# Support for Transaction Isolation Levels¶

Length: 1009 words; Writer: Seppo Jaakola; Published: September 21, 2015; Topic: General; Level: Intermediate

There appears to be great misunderstanding as to what MySQL transaction isolation levels Galera CLuster actually supports and how. This blog post tries to give answer to those uncertainties.

Galera Cluster provides SNAPSHOT ISOLATION between transactions running on separate cluster nodes. Transactions running on the same node are isolated by whatever was configured as the transaction isolation level in the MySQL configuration. So, if you have configured the default REPEATABLE READ isolation, transactions issued on the same node will behave under REPEATABLE READ semantics. However, for transactions issued on separate cluster nodes, the ‘first committer wins’ rule of SNAPSHOT ISOLATION is provided, and this will fix the lost update problem that generally hurts REPEATABLE READ isolation.

Therefore, it is not safe for the application to rely on SNAPSHOT ISOLATION semantics. But in general, transaction isolation in Galera CLuster is no less than what was configured for transaction isolation level in MySQL.

Note that this transaction isolation behavior has changed somewhat over time. Earlier Galera releases have also supported SNAPSHOT ISOLATION among transactions on the same node.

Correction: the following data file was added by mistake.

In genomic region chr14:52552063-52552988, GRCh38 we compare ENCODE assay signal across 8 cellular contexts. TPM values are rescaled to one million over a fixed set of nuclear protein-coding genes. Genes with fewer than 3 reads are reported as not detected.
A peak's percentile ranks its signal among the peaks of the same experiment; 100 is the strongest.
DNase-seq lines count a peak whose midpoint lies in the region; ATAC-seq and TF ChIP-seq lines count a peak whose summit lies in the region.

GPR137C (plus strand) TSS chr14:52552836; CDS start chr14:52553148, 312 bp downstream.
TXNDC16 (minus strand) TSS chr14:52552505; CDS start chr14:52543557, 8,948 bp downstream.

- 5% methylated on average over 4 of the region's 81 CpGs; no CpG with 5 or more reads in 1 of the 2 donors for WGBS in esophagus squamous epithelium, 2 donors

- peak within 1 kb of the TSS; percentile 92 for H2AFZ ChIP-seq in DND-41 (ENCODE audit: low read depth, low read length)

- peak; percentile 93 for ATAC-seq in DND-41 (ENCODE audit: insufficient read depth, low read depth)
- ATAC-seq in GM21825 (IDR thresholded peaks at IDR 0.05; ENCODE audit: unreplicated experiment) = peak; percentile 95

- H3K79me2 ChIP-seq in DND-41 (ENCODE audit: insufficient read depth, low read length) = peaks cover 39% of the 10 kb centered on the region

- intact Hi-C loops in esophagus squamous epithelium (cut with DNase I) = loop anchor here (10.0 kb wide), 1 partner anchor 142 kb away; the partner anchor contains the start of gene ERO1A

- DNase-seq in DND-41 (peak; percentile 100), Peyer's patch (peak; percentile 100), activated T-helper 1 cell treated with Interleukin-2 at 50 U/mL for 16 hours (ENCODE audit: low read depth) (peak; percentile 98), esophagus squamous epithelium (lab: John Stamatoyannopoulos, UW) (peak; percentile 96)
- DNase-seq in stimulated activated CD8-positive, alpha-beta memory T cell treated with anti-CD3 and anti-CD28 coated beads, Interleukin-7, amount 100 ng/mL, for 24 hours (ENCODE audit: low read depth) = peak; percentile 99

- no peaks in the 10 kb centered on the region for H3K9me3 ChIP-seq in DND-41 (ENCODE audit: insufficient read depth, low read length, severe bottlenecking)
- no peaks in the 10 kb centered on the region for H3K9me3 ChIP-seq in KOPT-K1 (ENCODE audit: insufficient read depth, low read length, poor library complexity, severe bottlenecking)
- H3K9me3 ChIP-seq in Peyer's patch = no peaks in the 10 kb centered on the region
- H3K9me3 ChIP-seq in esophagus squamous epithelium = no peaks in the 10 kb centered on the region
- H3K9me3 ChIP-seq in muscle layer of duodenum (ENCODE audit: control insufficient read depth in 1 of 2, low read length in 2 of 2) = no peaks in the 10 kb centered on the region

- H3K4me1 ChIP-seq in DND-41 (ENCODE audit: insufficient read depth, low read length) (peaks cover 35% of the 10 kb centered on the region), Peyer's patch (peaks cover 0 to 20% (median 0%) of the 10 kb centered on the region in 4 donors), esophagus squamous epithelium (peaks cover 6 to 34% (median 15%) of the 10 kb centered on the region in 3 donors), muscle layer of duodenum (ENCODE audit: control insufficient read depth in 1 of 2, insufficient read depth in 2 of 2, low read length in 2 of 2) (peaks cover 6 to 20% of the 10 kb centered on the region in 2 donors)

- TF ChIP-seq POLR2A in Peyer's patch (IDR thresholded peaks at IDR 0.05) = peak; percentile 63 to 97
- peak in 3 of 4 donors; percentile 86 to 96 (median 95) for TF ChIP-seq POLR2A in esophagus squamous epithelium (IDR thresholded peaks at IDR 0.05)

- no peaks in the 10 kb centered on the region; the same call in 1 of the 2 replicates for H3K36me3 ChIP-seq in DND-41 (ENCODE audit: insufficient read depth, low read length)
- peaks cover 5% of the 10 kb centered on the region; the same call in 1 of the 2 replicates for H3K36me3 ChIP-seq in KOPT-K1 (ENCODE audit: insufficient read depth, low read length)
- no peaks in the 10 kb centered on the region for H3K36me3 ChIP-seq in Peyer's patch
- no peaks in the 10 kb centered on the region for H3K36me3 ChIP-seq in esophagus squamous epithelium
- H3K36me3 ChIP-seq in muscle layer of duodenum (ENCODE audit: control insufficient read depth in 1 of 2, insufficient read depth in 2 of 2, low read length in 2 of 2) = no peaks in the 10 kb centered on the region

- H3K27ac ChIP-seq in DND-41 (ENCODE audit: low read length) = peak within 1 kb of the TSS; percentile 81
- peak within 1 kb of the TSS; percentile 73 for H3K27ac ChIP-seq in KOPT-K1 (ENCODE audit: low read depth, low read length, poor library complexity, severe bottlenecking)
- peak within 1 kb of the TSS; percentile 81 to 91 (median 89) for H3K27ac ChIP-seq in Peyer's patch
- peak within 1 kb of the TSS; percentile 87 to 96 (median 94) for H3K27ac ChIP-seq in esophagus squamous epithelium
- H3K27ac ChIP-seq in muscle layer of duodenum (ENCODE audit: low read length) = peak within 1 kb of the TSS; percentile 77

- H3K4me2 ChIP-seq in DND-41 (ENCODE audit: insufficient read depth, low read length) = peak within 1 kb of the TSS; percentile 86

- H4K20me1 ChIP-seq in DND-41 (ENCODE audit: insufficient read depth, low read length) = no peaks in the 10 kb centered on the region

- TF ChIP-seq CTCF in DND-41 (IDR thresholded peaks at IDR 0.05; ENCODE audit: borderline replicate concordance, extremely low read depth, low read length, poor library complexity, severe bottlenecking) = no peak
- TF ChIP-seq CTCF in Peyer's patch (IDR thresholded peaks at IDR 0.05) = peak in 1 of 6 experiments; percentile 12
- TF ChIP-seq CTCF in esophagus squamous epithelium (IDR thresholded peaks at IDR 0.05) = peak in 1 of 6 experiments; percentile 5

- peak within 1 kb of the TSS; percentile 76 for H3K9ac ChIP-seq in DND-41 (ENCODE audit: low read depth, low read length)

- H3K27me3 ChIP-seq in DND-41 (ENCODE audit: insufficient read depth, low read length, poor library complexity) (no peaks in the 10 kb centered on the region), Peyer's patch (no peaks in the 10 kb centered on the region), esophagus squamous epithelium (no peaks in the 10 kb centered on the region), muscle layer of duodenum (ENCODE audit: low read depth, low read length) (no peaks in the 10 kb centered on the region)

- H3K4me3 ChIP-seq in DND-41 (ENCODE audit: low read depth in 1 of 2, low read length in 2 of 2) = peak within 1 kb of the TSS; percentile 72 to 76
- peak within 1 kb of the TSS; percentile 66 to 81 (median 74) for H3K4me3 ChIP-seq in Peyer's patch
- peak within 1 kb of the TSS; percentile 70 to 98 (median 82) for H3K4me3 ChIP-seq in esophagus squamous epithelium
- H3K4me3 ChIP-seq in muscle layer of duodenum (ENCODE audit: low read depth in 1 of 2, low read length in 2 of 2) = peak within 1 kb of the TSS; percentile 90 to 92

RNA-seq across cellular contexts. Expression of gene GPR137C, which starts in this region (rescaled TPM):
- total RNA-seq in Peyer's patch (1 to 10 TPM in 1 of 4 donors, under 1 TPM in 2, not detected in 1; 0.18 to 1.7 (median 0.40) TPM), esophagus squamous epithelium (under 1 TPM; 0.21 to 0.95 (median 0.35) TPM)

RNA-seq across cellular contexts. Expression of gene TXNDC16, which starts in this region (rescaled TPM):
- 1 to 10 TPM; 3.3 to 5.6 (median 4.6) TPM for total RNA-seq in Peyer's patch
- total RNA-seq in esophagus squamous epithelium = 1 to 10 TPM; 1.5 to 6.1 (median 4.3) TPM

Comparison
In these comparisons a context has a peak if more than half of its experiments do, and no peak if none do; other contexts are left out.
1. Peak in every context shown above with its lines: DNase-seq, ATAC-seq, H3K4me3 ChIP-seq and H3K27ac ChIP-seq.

Here is an example showing how the lost update anomaly hurts transactions using plain REPEATABLE READ isolation. Two transactions read a value from a row in table t and then update the value and commit. The transactions are issued on the same node, and will behave under MySQL’s REPEATABLE READ isolation.

Transaction #1                  Transaction #2

node1> begin;
Query OK, 0 rows affected

node1> begin;
Query OK, 0 rows affected

node1> select * from t;
+---+------+
| i | j    |
+---+------+
| 1 |    0 |
+---+------+
1 row in set

node1> select * from t;
+---+------+
| i | j    |
+---+------+
| 1 |    0 |
+---+------+
1 row in set

node1> update t set j=1 where i=1;
Query OK, 1 row affected

node1> update t set j=2
node1> where i=1;
# Waits for InnoDB lock ...

node1> commit;
Query OK, 0 rows affected

Query OK, 1 row affected
# Lock waiting ends

node1> select * from t;
+---+------+
| i | j    |
+---+------+
| 1 |    1 |
+---+------+
1 row in set
# Transaction #1's update is now visible

node1> commit;

node1> select * from t;
+---+------+
| i | j    |
+---+------+
| 1 |    2 |
+---+------+
1 row in set

node1> select * from t;
+---+------+
| i | j    |
+---+------+
| 1 |    2 |
+---+------+
1 row in set

# Transaction #2 has written over transaction #1's result


Both transactions have read the same value in the row (0), and made their decision on how to change the value based on the application logic. But, as the outcome of running these transactions in parallel, transaction #1’s write was visible in the database for a short while, but it went unnoticed by transaction #2 who blindly wrote over its value (2) in the table. Had it noticed that the value had changed to 1, the application logic may have dictated another value to be written in the table.

Here is the same exercise, but now transactions #1 and #2 connect to separate cluster nodes (node1 and node2).

Transaction #1                  Transaction #2